[pacman-dev] trustdb locking issues and snippets from the apt changelog

Allan McRae allan at archlinux.org
Sun Apr 24 09:25:52 EDT 2011

On 23/04/11 09:32, Dan McGee wrote:
> Allan and I today, and Denis in the past, noticed some issues with
> having a shared public key database and locking that gpg wants to do
> when reading from it. Here is an interesting bit from the apt
> changelog:
> apt (0.6.2) experimental; urgency=low
>    * Provide apt-key with a secret keyring and a trustdb, even though we
>      would never use them, because it blows up if it doesn't have them
>> From what I gather, they don't use the trustdb for the reasons we are
> seeing; instead it looks like they have another keyring named
> "trusted.gpg" and go forth with the assumption that everything in
> there is to be trusted.

Looking into this, I believe that we are hitting an entirely separate 
issue.  The reason for a lack of trustdb in the Debian case appears to 
be more to do with keyring management that anything else.

The main issue here is that gpg(me) creates a lock file in the keyrings 
home directory whenever it uses a keyring.  Our keyring directory only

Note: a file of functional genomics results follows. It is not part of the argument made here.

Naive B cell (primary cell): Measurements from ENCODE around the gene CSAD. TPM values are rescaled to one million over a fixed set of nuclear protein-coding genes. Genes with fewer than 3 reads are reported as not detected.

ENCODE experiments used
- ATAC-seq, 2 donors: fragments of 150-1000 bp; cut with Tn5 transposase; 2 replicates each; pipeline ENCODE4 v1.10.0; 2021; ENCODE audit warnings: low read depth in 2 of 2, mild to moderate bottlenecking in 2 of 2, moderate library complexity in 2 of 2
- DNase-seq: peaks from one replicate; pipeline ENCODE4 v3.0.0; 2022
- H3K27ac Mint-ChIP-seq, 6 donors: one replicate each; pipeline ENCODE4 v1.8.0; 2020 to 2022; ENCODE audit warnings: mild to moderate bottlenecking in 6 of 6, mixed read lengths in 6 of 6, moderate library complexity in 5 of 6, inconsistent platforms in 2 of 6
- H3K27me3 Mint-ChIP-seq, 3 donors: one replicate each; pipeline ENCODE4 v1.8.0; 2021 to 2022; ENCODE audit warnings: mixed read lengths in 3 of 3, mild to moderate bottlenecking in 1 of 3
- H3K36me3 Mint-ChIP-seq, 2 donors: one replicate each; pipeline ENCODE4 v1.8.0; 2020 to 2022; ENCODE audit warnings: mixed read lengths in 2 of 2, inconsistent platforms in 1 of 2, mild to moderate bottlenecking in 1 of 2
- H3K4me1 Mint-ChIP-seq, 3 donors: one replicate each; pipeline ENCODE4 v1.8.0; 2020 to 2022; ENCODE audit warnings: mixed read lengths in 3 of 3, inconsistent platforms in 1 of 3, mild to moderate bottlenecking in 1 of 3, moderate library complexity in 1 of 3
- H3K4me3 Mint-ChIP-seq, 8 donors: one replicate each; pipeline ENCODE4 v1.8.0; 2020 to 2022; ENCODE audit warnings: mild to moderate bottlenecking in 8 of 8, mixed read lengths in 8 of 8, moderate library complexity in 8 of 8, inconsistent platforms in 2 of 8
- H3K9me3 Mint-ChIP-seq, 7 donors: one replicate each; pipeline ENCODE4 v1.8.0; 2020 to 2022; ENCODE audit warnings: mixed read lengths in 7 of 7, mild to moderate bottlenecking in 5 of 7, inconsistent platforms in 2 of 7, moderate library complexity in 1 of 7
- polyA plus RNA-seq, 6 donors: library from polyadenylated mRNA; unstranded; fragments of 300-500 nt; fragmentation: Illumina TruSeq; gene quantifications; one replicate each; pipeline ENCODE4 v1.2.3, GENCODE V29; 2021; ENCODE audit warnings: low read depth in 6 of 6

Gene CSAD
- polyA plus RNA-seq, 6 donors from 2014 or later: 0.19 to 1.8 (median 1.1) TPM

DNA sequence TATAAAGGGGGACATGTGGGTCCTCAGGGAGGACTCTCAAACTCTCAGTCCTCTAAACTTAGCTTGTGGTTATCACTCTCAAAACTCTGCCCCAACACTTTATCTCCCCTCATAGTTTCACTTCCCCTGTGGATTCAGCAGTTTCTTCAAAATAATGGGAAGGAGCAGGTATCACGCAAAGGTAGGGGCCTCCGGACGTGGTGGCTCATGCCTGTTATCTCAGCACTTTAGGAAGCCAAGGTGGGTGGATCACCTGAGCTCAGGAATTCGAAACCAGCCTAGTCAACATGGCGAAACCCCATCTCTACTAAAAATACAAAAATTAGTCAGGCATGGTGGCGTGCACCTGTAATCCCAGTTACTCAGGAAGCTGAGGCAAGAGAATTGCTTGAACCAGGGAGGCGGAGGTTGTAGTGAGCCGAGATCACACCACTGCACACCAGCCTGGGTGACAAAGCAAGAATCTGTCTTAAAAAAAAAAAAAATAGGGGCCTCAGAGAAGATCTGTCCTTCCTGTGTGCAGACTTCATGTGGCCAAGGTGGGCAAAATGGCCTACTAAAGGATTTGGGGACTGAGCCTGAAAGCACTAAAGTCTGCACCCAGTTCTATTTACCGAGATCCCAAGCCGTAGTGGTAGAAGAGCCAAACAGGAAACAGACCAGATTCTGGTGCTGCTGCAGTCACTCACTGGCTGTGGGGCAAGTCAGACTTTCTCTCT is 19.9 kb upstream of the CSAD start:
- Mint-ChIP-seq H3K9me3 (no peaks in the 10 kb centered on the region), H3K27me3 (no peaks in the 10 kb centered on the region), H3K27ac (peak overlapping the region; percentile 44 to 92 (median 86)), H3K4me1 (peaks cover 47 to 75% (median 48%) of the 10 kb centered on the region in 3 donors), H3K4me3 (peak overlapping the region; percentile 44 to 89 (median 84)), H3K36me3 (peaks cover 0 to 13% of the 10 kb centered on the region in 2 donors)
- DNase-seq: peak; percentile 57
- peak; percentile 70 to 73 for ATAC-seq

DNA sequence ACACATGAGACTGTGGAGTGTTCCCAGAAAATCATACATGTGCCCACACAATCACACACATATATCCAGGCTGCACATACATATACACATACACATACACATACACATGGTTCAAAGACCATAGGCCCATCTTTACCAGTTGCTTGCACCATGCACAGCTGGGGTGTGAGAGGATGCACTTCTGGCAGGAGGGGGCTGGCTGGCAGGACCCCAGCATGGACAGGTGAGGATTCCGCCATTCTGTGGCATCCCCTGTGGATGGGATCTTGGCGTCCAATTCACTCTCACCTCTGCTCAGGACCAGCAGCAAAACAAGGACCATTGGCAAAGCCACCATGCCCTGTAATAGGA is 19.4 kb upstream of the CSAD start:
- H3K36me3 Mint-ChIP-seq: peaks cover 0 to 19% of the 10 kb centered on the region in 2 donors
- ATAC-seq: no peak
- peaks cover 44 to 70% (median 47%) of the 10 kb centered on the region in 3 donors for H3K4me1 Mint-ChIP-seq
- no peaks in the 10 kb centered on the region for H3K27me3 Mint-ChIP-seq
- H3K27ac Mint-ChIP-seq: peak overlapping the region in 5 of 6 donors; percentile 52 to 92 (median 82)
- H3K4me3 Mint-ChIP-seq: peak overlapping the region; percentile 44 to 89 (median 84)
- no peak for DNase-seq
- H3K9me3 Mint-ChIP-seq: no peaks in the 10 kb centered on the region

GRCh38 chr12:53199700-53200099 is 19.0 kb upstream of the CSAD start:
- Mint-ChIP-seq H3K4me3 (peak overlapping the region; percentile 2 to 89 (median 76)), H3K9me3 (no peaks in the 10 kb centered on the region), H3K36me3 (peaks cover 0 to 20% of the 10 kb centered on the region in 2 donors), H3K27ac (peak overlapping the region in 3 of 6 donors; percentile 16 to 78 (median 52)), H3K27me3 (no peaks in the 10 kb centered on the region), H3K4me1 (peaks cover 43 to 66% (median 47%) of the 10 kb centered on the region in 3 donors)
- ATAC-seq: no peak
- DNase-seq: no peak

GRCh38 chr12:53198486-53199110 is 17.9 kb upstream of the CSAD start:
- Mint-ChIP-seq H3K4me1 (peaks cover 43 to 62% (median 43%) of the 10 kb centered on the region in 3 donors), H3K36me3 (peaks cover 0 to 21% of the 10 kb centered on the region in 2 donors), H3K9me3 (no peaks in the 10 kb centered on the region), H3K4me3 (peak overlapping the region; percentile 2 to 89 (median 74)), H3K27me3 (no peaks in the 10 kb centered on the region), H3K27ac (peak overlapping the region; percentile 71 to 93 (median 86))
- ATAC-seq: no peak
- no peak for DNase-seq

has write permissions for the root user and thus when pacman is not 
being run as root (such as the "pacman -Qip <pkg>" case), it can not 
create a lock file.

We can work around this by making the /etc/pacman.d/gnupg directory have 
777 permissions.  The {pubring,secring,trustdb},gpg files will
still have only root write permissions so I guess this is safe as long 
as those files are created as part of the pacman package itself... 
Also, unless I am missing something even if other files are added in 
that directory by a user, they should not affect gpg.  Still... 777 
permissions on that directory sounds scary.

Anyway, doing this makes the signature validation with -Qip work for 
non-root users (using Dan's gpg branch WIP patches).

Note that GPG itself has an option not to do locking (with a big warning 
about that being bad...), and I thought maybe we could do that for the 
non-root usage case, but it looks like gpgme can not do that.


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